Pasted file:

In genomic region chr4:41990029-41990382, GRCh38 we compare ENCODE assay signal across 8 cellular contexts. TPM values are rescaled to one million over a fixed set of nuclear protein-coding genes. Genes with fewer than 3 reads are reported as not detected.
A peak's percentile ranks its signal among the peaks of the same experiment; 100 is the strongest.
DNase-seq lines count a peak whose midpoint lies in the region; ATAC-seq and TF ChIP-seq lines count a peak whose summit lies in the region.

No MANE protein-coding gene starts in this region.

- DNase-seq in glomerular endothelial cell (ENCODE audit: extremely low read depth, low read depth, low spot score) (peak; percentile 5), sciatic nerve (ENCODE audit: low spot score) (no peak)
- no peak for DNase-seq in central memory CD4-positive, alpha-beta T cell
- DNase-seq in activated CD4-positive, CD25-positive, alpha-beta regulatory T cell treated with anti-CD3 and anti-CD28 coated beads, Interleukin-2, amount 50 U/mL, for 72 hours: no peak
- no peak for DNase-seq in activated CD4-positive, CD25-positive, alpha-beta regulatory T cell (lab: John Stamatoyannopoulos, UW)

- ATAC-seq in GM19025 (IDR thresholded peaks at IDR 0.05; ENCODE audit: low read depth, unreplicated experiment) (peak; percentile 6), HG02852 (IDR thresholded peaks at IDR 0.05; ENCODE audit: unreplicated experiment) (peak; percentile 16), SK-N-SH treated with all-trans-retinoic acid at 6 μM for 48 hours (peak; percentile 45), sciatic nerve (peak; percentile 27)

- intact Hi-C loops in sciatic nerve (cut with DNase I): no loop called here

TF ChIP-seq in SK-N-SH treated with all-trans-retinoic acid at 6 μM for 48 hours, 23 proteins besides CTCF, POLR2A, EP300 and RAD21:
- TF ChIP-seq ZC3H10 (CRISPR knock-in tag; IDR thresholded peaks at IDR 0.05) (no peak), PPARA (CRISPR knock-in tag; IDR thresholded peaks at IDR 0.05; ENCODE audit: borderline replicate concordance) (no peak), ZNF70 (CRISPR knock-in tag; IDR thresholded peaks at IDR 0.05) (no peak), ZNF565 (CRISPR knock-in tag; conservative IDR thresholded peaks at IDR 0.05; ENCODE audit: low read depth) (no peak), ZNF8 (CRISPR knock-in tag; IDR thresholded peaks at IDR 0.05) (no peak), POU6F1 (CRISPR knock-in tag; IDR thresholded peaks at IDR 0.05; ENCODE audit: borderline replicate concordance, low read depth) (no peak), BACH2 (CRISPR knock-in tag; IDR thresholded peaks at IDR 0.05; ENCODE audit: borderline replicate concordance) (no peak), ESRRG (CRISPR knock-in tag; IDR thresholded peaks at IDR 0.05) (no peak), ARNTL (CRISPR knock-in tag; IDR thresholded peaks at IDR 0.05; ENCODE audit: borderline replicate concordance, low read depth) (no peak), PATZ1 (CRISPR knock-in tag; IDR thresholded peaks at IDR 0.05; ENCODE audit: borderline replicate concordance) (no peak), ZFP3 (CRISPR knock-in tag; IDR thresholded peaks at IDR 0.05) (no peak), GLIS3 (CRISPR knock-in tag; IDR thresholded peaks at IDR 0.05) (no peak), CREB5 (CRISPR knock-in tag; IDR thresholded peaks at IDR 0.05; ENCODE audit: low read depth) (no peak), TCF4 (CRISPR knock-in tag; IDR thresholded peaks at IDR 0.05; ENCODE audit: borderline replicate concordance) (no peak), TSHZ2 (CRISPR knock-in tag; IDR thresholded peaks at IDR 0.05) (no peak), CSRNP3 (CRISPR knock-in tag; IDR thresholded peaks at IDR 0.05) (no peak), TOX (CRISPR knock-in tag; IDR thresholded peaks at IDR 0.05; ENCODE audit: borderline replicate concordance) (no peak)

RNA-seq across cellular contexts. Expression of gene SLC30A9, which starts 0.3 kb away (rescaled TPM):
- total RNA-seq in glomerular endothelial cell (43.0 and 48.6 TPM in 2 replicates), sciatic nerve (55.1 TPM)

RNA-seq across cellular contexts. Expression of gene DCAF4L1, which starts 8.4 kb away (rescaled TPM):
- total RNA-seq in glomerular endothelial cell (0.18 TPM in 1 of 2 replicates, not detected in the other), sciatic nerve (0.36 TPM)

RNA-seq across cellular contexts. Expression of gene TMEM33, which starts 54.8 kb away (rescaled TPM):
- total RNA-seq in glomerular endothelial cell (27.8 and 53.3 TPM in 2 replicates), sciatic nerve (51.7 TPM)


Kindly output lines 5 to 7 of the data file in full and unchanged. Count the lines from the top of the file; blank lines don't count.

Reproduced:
- DNase-seq in glomerular endothelial cell (ENCODE audit: extremely low read depth, low read depth, low spot score) (peak; percentile 5), sciatic nerve (ENCODE audit: low spot score) (no peak)
- no peak for DNase-seq in central memory CD4-positive, alpha-beta T cell
- DNase-seq in activated CD4-positive, CD25-positive, alpha-beta regulatory T cell treated with anti-CD3 and anti-CD28 coated beads, Interleukin-2, amount 50 U/mL, for 72 hours: no peak